There can be some potential benefits associated with holding QSBS until death, but that will depend on specific facts associated with the stockholder’s QSBS, how the holding or gifting of the QSBS fits into the stockholder’s overall estate and wealth transfer plans, and whether Congress acts to change the estate tax exemption amount and associated income tax consequences triggered by the death of a stockholder. In order to determine the best plan for handing a substantial holding of QSBS, we recommend that stockholders work with estate and financial advisors who are familiar with QSBS planning.
In spite of the potential for extraordinary tax savings, many experienced tax advisors are not familiar with Code Section 1202 and Code Section 1045 planning. Venture capitalists, founders and investors who want to learn more about Code Section 1202 and Code Section 1045 planning opportunities are directed to several articles on the Frost Brown Todd website:
- Section 1202 Qualification Checklist and Planning Pointers
- A Roadmap for Obtaining (and not Losing) the Benefits of Section 1202 Stock
- Maximizing the Section 1202 Gain Exclusion Amount
- Advanced Section 1045 Planning
- Recapitalizations Involving Qualified Small Business Stock
- Section 1202 and S Corporations
- The 21% Corporate Rate Breathes New Life into IRC § 1202
- View all QSBS Resources
[i] References in this article to “Section” are to sections of the Internal Revenue Code, as amended. Section 1202 makes available to eligible stockholders a gain exclusion when selling qualified small business stock (QSBS). The available gain exclusion is generally capped at a $10 million per stockholder per-issuer exclusion, although the exclusion can exceed that amount under certain circumstances. Section 1045 allows the proceeds from the sale of QSBS to be rolled over on a tax-free basis into replacement QSBS.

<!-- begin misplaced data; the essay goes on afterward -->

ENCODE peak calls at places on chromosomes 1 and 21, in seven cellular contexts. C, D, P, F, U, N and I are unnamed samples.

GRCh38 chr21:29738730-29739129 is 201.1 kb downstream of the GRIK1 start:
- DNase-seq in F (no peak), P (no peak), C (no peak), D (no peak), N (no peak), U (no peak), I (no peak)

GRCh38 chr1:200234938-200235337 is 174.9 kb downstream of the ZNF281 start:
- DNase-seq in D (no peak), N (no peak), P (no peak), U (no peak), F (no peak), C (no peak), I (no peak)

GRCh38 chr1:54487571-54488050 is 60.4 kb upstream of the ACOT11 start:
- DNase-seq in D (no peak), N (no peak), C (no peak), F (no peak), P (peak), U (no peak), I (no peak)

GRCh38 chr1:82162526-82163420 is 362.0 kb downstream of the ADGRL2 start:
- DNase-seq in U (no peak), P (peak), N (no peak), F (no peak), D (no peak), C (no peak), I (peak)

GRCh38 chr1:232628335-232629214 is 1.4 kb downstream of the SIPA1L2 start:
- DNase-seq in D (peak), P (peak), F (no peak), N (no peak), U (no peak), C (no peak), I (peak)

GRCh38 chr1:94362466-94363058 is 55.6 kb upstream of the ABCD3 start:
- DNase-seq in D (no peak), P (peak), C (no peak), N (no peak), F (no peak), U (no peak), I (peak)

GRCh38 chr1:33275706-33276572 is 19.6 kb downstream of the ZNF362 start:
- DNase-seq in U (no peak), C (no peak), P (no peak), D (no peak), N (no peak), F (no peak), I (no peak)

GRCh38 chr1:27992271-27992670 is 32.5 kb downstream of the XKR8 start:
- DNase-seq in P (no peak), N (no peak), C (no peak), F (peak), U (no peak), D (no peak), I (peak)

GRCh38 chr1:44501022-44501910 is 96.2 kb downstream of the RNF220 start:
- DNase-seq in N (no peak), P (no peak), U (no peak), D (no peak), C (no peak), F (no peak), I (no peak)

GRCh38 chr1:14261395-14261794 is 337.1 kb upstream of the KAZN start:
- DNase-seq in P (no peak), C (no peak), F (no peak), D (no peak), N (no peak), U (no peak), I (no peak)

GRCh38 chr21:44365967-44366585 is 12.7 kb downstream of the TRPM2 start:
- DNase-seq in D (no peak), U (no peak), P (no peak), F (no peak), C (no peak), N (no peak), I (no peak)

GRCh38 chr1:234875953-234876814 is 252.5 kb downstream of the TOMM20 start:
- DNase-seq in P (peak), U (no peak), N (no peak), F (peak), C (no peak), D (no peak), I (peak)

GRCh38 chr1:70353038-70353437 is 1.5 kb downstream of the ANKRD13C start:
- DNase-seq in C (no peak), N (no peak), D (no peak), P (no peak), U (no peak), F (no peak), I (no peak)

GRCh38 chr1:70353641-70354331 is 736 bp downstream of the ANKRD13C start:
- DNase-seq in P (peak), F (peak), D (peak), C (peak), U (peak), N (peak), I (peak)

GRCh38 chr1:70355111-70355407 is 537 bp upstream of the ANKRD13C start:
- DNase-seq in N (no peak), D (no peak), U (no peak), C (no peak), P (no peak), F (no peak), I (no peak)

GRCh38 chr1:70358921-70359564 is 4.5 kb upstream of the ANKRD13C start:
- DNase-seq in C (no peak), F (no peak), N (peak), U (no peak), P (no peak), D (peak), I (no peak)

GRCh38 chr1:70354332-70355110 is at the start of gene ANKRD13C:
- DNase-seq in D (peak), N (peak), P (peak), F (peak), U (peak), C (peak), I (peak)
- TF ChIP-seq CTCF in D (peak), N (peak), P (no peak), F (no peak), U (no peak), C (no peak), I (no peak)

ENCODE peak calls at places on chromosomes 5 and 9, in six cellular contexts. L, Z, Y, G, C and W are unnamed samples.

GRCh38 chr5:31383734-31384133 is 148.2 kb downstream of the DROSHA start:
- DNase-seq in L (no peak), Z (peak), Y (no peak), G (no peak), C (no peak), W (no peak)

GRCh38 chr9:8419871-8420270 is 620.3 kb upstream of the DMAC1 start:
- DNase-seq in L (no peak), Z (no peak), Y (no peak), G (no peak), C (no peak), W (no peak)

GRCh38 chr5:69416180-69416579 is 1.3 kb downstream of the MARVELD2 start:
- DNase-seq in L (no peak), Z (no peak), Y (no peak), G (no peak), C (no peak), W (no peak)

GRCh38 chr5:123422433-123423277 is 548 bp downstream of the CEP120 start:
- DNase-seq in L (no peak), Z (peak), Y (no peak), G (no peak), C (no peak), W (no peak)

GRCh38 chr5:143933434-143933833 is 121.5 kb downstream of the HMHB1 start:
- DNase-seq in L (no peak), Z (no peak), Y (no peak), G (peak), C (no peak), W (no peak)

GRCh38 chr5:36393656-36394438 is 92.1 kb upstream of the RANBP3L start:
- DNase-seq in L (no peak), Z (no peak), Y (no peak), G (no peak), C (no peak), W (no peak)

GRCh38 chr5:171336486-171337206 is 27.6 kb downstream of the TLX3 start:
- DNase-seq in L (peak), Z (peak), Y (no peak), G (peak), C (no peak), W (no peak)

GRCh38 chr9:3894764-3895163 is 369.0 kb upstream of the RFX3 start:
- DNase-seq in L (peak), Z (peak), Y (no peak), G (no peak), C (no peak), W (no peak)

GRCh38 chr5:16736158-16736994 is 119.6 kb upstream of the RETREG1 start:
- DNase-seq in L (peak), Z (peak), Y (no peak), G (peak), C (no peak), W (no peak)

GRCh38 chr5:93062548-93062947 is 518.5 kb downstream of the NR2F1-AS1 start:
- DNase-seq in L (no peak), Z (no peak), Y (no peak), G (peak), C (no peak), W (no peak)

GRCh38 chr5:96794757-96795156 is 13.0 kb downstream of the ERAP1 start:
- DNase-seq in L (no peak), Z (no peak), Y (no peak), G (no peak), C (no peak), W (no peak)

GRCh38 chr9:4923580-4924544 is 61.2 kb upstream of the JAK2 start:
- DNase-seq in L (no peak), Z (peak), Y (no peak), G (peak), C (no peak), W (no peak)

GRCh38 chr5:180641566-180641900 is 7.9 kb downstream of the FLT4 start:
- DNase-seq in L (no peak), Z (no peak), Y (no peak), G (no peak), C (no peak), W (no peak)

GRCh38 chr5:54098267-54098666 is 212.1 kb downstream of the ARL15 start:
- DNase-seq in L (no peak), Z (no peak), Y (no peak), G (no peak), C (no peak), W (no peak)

[ii] Although it is possible that the corporate tax rate will increase from the current 21% rate, it is also possible that the capital gains rate for high-income individuals will increase dramatically, potentially making the seeking of Section 1202 gain exclusion an even more compelling planning option.
[iii] Lyeth v. Hoey, 305 U.S. 188 (1938).
[iv] Stockholders who pay for their shares may also benefit from the 10X gain exclusion in Section 1202(b)(1)(A), particularly if the stockholder either pays more than $1 million for an issuing corporation’s stock or sells stock over two or more years. See the Scott Dolson article “Maximizing the Section 1202 Gain Exclusion Amount.”
[v] Section 1202(b)(1)(B) provides for a Section 1202 gain exclusion cap equal to 10 times the aggregate adjusted basis of QSBS disposed of by a taxpayer during a taxable year. Effectively, if a taxpayer’s aggregate tax basis in QSBS sold in a single tax year exceeds $1 million, or a taxpayer sells QSBS over two or more years, he will often be able to take advantage of the “10X” gain exclusion cap, which function both in conjunction with and separately from the $10 million gain exclusion cap in Section 1202(b)(1)(A).